What I tell myself everyday.

To all the people watching, I can never ever thank you enough for the kindness to me, I'll think about it for the rest of my life. All I ask is one thing, and this is.. I'm asking this particularily of young people that watch: Please do not be cynical. I hate cynicism - for the record it's my least favorite quality, it doesn't lead anywhere. Nobody in life gets exactly what they thought they were going to get. But if you work really hard and you're kind, amazing things will happen. I'm telling you, amazing things will happen." - Conan 'O'Brien

February 21, 2011

Cost of living and salary in Animation in Singapore.

DISCLAIMER : Most of these notes are gathered from my personal experiences as well as observation and talking to students, ex students and friends. It is not based on published facts or figures. All comments are my own rough gauge. I will not be responsible for you do not land a job here or you end up giving up a comfy job overseas because overquote or underquote a starting pay because of what I posted here.


In recent months I saw a rise in the number of people from Malaysia, Indonesia and the States on the blog looking at this post.

I bet this is a interesting topic for some people who are thinking of working in Singapore. Especially students from nearby countries who want to consider working in Singapore after graduation.

Also I have talked to some guys who came over from the States and also UK to work locally. And the most shocking aspect of it was how expensive it was to live in Singapore compared to the States or UK.



So I think it will be a appropriate post to write for those that is considering coming over to Singapore. I suppose the big studios won't be happy about it. But being in the same shoe before, from a fellow artiste to another, I think you should know about a few facts locally that you probably never consider.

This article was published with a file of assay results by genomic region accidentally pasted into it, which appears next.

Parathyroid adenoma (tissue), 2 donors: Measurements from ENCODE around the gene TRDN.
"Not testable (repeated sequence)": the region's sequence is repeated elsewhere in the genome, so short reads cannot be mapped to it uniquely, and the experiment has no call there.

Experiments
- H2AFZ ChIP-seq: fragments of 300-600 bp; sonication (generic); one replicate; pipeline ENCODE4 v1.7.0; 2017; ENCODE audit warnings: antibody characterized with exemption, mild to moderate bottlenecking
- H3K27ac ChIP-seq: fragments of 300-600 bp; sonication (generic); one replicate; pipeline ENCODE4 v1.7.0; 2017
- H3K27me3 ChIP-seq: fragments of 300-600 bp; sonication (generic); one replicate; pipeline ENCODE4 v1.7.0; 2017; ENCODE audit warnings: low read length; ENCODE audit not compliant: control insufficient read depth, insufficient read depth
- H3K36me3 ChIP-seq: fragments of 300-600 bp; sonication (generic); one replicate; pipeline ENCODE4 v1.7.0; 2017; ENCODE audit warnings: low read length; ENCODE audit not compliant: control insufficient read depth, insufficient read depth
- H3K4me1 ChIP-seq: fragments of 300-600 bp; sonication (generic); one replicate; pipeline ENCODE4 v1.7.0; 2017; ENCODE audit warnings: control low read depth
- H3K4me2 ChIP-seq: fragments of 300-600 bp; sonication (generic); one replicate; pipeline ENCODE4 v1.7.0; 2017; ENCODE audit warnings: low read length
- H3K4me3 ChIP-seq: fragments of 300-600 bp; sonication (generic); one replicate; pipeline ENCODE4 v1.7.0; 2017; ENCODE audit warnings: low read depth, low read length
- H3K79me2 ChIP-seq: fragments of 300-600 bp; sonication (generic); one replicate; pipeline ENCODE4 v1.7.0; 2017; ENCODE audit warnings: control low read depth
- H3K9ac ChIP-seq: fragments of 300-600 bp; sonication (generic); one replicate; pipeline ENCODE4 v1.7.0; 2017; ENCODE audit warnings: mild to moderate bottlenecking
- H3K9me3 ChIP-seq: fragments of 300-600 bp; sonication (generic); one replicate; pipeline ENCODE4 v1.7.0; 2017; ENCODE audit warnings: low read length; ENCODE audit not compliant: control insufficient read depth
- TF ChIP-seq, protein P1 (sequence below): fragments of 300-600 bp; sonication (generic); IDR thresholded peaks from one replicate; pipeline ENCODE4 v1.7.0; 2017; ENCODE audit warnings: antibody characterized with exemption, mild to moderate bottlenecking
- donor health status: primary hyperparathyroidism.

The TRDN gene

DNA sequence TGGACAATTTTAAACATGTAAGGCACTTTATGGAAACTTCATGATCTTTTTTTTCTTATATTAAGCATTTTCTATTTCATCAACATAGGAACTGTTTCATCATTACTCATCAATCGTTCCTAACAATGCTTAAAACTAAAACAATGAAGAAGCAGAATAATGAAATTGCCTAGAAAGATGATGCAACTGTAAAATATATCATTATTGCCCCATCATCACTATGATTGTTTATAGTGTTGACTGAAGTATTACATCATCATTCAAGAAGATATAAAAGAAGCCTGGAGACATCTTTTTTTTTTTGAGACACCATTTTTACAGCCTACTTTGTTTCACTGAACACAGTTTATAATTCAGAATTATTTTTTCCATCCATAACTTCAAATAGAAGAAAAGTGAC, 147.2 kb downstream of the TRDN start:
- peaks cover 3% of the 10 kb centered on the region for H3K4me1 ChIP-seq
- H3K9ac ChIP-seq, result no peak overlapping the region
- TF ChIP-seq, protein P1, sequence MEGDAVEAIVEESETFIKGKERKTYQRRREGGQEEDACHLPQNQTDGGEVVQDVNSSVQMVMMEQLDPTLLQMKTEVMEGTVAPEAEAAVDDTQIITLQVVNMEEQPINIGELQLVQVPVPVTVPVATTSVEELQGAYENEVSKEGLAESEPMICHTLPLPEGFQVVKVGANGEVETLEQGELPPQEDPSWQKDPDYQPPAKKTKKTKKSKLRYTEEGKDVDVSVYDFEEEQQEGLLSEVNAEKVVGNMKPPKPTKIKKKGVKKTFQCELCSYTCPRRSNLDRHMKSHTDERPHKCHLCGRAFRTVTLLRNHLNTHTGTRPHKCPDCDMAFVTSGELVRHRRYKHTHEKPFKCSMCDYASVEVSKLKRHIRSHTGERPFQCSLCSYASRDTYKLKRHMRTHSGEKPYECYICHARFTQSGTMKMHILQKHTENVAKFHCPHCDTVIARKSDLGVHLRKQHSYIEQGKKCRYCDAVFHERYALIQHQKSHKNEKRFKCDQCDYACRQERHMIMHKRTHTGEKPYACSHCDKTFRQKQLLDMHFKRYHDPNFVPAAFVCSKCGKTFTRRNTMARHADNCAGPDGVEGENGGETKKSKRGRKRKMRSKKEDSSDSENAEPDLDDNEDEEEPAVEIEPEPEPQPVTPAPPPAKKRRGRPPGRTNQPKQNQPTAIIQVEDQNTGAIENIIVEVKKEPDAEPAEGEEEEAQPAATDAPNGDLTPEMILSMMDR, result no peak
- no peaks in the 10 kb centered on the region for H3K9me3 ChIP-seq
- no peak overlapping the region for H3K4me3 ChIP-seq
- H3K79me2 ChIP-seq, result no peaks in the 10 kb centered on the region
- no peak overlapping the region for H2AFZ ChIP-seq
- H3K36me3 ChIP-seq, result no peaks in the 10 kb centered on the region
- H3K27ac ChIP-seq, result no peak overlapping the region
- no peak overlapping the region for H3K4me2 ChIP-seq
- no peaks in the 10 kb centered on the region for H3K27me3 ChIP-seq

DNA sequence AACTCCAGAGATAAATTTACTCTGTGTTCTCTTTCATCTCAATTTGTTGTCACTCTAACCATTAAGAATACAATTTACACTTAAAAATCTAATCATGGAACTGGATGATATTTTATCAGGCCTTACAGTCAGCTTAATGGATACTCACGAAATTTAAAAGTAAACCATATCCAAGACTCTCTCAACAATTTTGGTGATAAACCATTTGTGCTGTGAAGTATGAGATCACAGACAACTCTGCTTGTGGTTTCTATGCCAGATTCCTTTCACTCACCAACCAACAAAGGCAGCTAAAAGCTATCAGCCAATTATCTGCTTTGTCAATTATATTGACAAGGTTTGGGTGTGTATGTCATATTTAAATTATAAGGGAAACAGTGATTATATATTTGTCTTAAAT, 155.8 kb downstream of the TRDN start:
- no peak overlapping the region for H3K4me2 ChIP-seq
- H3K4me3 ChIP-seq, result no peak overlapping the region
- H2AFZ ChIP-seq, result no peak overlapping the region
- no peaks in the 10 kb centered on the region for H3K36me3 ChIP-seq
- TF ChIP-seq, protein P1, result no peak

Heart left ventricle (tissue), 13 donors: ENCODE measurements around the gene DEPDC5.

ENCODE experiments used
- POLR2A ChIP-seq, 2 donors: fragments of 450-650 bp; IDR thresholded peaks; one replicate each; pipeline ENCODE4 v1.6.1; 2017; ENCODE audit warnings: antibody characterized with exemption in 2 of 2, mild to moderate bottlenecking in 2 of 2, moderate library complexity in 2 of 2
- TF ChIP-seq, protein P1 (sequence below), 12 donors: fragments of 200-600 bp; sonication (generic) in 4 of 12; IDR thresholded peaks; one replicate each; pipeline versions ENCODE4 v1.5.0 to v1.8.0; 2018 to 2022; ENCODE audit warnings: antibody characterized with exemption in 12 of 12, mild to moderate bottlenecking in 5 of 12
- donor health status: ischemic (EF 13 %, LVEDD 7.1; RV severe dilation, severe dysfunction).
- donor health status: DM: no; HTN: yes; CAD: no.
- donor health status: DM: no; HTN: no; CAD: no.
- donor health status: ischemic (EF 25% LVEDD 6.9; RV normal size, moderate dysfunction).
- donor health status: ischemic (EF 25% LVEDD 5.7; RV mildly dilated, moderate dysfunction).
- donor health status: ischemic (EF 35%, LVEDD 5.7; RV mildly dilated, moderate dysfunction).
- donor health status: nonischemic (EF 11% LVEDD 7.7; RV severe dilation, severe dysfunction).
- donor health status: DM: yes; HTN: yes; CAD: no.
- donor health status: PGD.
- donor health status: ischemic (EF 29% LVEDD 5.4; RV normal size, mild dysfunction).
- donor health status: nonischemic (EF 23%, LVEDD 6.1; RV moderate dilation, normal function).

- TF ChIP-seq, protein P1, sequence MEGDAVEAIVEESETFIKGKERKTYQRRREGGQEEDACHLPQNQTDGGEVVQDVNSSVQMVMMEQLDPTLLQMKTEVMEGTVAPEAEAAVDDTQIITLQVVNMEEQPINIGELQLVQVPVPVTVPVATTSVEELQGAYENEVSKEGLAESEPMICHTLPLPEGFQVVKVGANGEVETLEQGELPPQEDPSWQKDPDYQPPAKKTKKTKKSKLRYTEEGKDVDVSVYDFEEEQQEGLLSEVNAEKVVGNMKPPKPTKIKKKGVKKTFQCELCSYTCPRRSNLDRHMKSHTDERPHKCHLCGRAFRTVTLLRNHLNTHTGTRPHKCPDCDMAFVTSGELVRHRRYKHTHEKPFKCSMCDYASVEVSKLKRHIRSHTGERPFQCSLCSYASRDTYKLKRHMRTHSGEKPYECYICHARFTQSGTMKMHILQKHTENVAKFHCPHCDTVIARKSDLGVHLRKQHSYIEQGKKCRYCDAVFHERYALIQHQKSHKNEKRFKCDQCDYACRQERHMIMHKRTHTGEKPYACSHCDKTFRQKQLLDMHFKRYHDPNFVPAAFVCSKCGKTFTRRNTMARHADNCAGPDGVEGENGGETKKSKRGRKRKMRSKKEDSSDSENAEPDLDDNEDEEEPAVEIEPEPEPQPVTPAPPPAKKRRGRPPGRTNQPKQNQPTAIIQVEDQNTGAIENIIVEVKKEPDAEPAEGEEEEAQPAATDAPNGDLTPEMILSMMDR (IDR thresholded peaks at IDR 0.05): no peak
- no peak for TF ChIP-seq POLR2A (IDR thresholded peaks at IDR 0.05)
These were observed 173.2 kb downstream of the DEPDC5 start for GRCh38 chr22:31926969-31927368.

Lets start with salary on the lower scale. If you are a fresh graduate, regardless of degree or diploma. You are looking at a starting pay of about S$1600-S$2500 or about S$90-S$120 a day of work. (Hours can range from 8-12 hours a day).

Look at here from last year's survey based on graduates from one of the local Universities that offer animation as a degree.

That is actually on the higher end of the scale. Of course for the fresh grad, if you can get above S$3k, you will laughing. Although I have hear of people getting paid S$1.2k a month. And you will be competing against a lot of other regional artistes with a few years of experience working for the same types of job. There is a huge income gap. And you will need to secure a work visa.

For the industry pros that is thinking of coming here, the good thing is income tax is low. About 10-12 percent. Food is cheap if you eat like a local at the food centres and food stalls. There are other stuff like CPF which I am unclear about if you have to pay and really cant be bothered to explain here. You can read more here.

Understand that the majority of work being done here is sub contracted work because of govt subsidy. So adjust your expectation accordingly.

The major cost expenditure is RENT. It is a killer. To rent an unfurnished 2 bed rm apartment in the current climate starts around S$2.4-2.8k a month. And this is about within approx a 20km radius of the city central. And it goes up the nearer you are to the city. Have a look at the local property websites for a estimate.

The other problem is if you have a family. School fees for kids in international schools can range up to S$20-30k a year. And the insurance cover the company gives you will not cover them at all.

Medical is actually decent for common aliment like flu and cough etc.. About S$30-$50. Again more info here.

Food is expensive only if you dine out in restaurants and cafes. Groceries are more expensive then some countries because we import everything.